Hot Metal Bridge

Current Issue : Number Twenty-Five

To the Boy Who Took My Place


On a Tuesday afternoon in April I stood on a corner waiting on a bus with my friend Hernan, who that day would save my life, and maybe, in a way, cost you yours.
Hernan was a homely kid with an abnormally thin face. Picture a short Tom Petty with black hair and freckles and you wouldn’t be far off. I was better looking but immature at thirteen, as if the ghetto and long recession caromed off me and stuck instead to the grimy walls with their bubbly but colorless graffiti. Hernan and I travelled across our dirty city to a special program aimed toward helping smart kids in the academically failing public schools. But whereas I was admitted because I was the lone representative of Jersey City’s most troubled and embarrassing school, Hernan earned his spot by being a genius. He drew math problems on his hand the way other kids doodled the names of their favorite rock bands. He could tell you about baryon asymmetry or explain Hawking radiation a few years after Hawking explained it himself.
Hernan and I were friends of direction. Meaning: we lived in the same direction, and so we became friends. Having a buddy meant you weren’t forced to share a bus seat with some smelly obese bum. Other than being bus buddies, I don’t think Hernan cared for me. We rarely talked in school. My grades were poor, clothes messy, and I had no plans to go to Harvard or Columbia or even Rutgers. I was thinking Stockton State College. Maybe. If I got lucky. Not only was I not smart, I was poor. Unlike Hernan, I didn’t own a new Atari 5200. I was stuck playing Atari 2600 Pac-Man with its pathetic blinking ghosts and rectangular pellets. I couldn’t program in Basic, let alone Fortran or Pascal. I ate macaroni and cheese for dinner, not Kraft but a generic brand with a ridiculous cartoon raccoon on the box.
It’s like this happened an hour ago: waiting for our bus, sun a knuckle in the sky, strong swirling wind pushing wrappers and plastic bags from gutter to gutter, street crowded with tired people heading home from jobs they were lucky to have and hated anyway. Across the street, under apartments, was a small deli where each morning I bought a Chocodile for breakfast. Its dark windows made you think the deli closed years ago. Half as tall as those apartment buildings surrounding it, a local police station squatted like a beige box a few doors down. It was 1983 and spring’s first warm day. We’d missed our usual bus because we were released from school five minutes late.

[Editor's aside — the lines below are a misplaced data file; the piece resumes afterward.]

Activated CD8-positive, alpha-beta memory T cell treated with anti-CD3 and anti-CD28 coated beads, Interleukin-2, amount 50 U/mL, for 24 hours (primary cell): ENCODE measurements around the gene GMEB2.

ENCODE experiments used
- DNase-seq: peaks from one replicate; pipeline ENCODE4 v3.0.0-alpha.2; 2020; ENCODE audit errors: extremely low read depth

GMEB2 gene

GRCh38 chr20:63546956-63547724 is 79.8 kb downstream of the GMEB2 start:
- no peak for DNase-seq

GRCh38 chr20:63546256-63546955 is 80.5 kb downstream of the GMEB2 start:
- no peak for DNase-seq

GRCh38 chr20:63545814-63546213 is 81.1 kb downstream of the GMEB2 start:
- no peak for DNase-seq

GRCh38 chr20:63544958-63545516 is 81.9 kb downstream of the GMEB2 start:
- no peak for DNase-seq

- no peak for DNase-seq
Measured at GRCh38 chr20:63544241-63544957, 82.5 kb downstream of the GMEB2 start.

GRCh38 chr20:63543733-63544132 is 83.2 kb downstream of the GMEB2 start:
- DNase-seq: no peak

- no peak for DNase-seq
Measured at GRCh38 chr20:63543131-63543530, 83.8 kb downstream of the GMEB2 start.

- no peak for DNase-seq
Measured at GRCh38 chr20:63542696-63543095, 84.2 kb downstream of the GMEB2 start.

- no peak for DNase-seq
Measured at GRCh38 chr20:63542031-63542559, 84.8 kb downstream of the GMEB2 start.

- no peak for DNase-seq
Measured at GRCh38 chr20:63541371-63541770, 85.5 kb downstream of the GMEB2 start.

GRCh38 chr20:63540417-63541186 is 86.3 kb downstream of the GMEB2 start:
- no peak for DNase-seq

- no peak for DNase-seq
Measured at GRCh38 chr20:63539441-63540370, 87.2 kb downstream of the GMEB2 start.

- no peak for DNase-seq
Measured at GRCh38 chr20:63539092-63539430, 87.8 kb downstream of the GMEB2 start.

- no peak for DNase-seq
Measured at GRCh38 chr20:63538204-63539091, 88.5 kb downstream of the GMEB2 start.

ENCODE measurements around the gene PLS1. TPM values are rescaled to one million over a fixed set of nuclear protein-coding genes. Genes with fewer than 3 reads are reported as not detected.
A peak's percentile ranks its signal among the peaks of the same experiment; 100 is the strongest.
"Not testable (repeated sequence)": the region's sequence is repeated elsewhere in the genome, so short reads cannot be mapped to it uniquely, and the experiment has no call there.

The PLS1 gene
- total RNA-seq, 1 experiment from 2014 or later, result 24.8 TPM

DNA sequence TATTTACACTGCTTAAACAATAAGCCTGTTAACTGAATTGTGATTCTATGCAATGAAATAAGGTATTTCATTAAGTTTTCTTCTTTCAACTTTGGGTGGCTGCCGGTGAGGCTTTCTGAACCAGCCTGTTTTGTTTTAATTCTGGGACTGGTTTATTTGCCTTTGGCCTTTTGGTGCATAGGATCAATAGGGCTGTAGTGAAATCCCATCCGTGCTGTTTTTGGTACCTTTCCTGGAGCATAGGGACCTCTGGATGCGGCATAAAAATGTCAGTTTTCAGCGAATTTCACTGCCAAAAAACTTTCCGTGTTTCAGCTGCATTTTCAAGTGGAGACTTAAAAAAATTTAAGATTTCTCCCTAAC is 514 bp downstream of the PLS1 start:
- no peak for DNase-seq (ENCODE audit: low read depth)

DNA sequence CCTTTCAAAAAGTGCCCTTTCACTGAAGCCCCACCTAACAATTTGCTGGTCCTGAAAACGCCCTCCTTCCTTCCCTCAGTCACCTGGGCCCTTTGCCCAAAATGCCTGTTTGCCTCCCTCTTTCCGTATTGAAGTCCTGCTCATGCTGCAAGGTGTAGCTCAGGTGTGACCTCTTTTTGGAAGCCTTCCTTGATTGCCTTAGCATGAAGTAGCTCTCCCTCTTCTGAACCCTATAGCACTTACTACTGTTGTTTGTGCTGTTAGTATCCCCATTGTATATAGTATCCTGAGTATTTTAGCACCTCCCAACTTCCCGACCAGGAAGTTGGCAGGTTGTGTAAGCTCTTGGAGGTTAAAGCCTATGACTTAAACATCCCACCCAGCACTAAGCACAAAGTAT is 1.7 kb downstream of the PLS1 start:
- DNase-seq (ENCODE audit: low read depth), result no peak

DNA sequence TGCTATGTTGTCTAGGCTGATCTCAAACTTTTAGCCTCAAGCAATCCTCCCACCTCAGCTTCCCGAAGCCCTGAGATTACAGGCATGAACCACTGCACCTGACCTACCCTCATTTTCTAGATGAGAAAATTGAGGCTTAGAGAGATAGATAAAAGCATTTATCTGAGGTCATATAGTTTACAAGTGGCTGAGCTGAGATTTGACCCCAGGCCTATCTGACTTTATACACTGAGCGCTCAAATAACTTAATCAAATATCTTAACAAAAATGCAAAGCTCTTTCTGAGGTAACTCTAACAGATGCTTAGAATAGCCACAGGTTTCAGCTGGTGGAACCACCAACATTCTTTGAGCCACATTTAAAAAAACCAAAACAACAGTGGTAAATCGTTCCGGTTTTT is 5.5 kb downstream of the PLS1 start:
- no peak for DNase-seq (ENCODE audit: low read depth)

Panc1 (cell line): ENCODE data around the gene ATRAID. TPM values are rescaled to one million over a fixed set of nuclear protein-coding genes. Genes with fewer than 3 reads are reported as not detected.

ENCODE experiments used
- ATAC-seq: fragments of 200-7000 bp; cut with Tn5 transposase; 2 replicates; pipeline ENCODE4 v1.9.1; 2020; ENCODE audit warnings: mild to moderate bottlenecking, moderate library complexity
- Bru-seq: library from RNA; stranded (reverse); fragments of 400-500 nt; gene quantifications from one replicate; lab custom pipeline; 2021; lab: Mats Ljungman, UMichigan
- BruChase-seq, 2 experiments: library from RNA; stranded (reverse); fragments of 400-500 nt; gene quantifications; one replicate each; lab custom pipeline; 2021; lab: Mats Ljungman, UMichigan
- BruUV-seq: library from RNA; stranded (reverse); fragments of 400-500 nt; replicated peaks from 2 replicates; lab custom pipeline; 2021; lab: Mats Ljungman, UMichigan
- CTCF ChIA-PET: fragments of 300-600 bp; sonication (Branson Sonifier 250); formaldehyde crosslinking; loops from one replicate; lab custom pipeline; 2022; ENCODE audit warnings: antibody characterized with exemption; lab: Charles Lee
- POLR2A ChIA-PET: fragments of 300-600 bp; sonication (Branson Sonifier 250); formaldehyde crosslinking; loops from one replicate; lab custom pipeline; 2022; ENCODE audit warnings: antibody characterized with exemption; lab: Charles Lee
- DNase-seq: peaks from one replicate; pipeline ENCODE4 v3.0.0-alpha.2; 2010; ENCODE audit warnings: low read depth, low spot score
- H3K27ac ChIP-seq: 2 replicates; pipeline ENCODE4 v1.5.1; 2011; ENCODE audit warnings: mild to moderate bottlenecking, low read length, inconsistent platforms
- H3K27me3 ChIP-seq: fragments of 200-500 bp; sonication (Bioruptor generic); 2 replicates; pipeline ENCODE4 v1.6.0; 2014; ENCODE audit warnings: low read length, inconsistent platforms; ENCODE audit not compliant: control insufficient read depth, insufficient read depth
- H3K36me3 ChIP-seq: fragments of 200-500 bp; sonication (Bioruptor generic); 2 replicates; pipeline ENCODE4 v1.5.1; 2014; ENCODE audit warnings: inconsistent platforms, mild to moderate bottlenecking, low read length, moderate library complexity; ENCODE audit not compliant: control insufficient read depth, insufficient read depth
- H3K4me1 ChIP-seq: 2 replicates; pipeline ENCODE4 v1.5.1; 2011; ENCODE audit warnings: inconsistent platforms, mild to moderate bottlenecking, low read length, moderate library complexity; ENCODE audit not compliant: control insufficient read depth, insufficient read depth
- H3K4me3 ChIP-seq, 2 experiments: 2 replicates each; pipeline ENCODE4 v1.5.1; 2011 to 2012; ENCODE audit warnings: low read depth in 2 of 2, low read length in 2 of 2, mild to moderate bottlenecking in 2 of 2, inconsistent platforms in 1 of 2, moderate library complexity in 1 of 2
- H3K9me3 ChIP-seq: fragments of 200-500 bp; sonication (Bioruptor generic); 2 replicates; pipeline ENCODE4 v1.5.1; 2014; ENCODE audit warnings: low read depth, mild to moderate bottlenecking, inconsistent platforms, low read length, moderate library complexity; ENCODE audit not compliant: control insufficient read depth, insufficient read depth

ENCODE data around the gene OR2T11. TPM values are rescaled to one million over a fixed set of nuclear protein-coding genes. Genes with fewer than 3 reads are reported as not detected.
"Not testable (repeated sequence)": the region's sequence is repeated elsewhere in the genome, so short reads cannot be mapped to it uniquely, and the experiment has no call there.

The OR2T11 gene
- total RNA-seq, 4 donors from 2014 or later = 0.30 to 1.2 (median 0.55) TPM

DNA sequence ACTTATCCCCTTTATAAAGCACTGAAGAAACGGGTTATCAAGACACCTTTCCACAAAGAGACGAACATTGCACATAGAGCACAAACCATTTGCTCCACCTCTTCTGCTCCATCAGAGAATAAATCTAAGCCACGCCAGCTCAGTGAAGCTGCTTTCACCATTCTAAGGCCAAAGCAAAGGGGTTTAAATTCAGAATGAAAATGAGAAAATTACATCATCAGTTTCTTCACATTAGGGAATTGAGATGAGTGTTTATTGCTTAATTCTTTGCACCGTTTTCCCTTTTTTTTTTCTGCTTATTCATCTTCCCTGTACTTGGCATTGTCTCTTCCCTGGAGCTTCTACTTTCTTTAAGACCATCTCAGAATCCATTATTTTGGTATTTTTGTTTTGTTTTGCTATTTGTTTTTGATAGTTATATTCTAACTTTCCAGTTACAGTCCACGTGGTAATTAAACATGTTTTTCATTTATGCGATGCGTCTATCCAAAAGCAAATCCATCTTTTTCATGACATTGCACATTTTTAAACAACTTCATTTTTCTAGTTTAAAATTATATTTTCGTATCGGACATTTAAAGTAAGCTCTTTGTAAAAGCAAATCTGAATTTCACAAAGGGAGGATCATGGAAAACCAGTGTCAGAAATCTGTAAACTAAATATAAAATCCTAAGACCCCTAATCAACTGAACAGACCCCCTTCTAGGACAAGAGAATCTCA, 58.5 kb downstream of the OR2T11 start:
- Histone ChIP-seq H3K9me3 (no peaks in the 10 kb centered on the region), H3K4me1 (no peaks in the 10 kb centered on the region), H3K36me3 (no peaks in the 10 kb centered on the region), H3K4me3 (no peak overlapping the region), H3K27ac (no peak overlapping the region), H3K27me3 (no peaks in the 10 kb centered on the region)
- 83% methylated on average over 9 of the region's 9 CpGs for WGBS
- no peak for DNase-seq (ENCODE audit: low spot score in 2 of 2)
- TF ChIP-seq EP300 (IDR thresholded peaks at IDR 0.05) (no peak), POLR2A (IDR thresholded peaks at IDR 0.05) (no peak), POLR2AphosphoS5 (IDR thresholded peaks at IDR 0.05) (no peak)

This is how it happened for me, sun, deli, police station, people gazing at nothing, waiting to ride our bus home so I could plug in a game cartridge and destroy something pixelated. Maybe your day was different. Maybe it was winter. Maybe drizzling. Maybe to stay dry or get warm you entered his car and he locked you in and you pulled on the door handle and it wouldn’t work. Maybe a number of unlucky factors conspired to put you in that car. But I haven’t gotten to the car yet. First the guy needs to appear.
And that’s what he did. He showed up. He appeared. One minute he wasn’t there and the next he was. I forget what Hernan and I were talking about but we must have been talking because the man interrupted Hernan mid-sentence. An old white man, graying hair, jowly face. Stubble, also graying. Hair sticking up like he fell out of bed a few minutes ago. He’d tucked his white tee shirt into his jeans, covering his paunch, belly button indentation like a gunshot hole in his gut. His nipples poked against his tight tee shirt, thick as pencil erasers. What else? Blue eyes. The kind of blue that’s almost white. So blue they made you wonder about them, made you wonder about all eyes.
He patted my back. In the decades since this happened, I’ve lived in many places, Florida, Michigan, New Mexico, Washington. They’re always touching you, women who rub your shoulders, men who slap your arm, kids who climb on your lap. The South was this way, Florida, Alabama. In Michigan people wanted to shake your hand. In Seattle, they wanted to hug. But in Jersey City in 1983 people didn’t touch each other. Not unless you were married. And judging by my parents, not even then. So when this man touched my back it was odd. Rude. Creepy. And Hernan noticed it too.